Protect Your Home When Long Trips Happen

It’s the holiday season – travel time! Whether you’re going to grandma’s house or taking a vacation somewhere warm and sunny, these tips will help you protect your home while you’re gone.

Step 1: Find Someone To Check In

The first and most important thing is to have someone you know and trust check your home regularly. Things can go wrong in your house when you’re away, and if problems are not caught quickly, the damage might not be covered by insurance. Start looking for this person as soon as your travel is scheduled. This isn’t something to scramble for at the last minute.

  • Make sure the home is checked at least once every two days. If the person can stay in your house, even better!
  • Have your mail/newspapers are collected daily (a neighbor can do this too if your check in person can’t make it every day)
  • Arrange daily checks for leaks or other maintenance issues. Most insurance policies require that such issues be spotted within a certain window of time in order for the loss to be covered.
  • Ensure that the check-ins are documented. The best way to do that is to use a cellphone camera to take photos or videos of the property. It’s important to document visits even if everything looks normal. If something breaks tomorrow, you need to show it wasn’t broken today.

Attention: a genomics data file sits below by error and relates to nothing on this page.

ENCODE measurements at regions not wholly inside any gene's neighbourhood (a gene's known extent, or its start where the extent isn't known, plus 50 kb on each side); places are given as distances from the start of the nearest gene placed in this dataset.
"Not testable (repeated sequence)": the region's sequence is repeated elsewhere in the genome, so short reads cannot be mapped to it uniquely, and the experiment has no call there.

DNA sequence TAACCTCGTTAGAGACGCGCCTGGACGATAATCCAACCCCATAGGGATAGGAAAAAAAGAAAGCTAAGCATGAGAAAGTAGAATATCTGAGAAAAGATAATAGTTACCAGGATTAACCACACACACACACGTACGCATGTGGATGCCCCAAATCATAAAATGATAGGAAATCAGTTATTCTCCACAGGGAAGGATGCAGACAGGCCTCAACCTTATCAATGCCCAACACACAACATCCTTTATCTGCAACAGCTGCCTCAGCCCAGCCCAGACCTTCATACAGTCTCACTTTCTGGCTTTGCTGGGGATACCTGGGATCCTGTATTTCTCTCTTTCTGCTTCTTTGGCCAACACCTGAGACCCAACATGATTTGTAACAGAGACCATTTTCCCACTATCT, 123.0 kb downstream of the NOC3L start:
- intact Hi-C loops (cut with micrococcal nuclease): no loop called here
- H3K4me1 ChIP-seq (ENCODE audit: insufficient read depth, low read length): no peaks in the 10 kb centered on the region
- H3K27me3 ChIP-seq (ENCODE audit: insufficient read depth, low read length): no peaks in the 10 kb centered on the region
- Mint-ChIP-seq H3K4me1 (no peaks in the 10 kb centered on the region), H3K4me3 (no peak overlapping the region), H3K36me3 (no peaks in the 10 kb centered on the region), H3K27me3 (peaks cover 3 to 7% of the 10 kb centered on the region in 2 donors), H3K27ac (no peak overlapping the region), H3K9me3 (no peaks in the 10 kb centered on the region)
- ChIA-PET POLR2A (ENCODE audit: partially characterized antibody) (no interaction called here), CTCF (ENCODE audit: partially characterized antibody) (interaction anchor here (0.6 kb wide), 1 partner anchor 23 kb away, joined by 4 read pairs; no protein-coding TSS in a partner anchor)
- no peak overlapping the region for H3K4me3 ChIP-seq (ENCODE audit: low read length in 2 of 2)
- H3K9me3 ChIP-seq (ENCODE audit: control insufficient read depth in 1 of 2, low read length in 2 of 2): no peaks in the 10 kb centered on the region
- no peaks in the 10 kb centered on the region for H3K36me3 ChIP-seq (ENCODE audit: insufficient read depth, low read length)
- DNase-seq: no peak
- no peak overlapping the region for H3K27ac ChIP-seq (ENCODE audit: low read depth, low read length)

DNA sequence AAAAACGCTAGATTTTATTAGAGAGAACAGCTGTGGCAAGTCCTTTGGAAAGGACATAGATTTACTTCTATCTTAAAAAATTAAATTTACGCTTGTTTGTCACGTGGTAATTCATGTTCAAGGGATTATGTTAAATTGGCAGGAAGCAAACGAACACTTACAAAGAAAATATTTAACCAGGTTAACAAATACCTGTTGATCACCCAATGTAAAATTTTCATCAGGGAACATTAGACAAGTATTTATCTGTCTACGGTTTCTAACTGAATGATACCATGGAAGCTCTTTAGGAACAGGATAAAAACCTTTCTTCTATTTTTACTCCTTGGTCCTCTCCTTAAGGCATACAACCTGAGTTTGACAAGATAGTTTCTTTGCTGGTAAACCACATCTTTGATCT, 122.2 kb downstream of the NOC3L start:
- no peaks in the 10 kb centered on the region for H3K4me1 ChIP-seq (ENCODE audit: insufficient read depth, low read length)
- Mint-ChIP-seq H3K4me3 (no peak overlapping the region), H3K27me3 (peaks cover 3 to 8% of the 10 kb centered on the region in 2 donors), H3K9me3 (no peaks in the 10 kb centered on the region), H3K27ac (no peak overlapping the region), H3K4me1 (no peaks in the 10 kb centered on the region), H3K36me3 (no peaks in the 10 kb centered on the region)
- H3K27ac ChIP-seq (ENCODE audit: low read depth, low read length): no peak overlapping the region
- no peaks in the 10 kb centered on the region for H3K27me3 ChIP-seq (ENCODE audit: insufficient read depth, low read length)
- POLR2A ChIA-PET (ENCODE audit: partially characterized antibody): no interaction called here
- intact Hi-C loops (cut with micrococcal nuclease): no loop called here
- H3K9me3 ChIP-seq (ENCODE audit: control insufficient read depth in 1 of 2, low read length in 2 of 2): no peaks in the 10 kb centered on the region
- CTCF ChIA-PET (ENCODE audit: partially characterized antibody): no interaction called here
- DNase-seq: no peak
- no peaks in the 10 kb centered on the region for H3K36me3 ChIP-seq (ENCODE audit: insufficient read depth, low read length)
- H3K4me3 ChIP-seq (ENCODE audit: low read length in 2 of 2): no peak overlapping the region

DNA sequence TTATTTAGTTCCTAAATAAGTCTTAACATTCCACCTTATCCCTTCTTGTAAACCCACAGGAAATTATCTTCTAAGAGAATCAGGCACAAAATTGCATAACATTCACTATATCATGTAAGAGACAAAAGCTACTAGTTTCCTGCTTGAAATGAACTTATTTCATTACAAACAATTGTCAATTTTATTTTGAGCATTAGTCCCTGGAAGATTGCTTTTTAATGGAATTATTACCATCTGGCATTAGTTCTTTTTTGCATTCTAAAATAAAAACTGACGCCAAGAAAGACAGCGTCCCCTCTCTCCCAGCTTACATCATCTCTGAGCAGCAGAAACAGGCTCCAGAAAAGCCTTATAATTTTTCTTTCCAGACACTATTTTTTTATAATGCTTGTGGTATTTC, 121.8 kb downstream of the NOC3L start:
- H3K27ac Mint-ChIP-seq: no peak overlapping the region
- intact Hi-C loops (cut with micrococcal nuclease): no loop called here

• Bring a gift for the caretaker! Checking in on a property is a lot of work; they will appreciate the thanks.

Step 2: Travel-Proof Your Home

Go down this list a week or so before you leave.

  • Connect a few lights to a timer and set them to go on every day after dark. This will keep your house from being totally dark – a sure giveaway that no one is home.
  • Don’t close blinds and shutters or install new perimeter lighting. Changes like these make it obvious you’re going away, which can make your house a target.

Steps To Take Right Before You Leave

  • As you’re walking out of the house, follow these steps to cover your last-minute safety needs.
  • Turn the heat down to 55 degrees. Don’t turn it completely off during the winter; if the temperature drops, you risk frozen pipes.
  • Lock the house. That includes pet doors, garage doors, and windows that might normally be left open.
  • Throw away any perishables if you’re going to be gone more than 3 days or so. You don’t want to come home to a rotting mess in the fridge!

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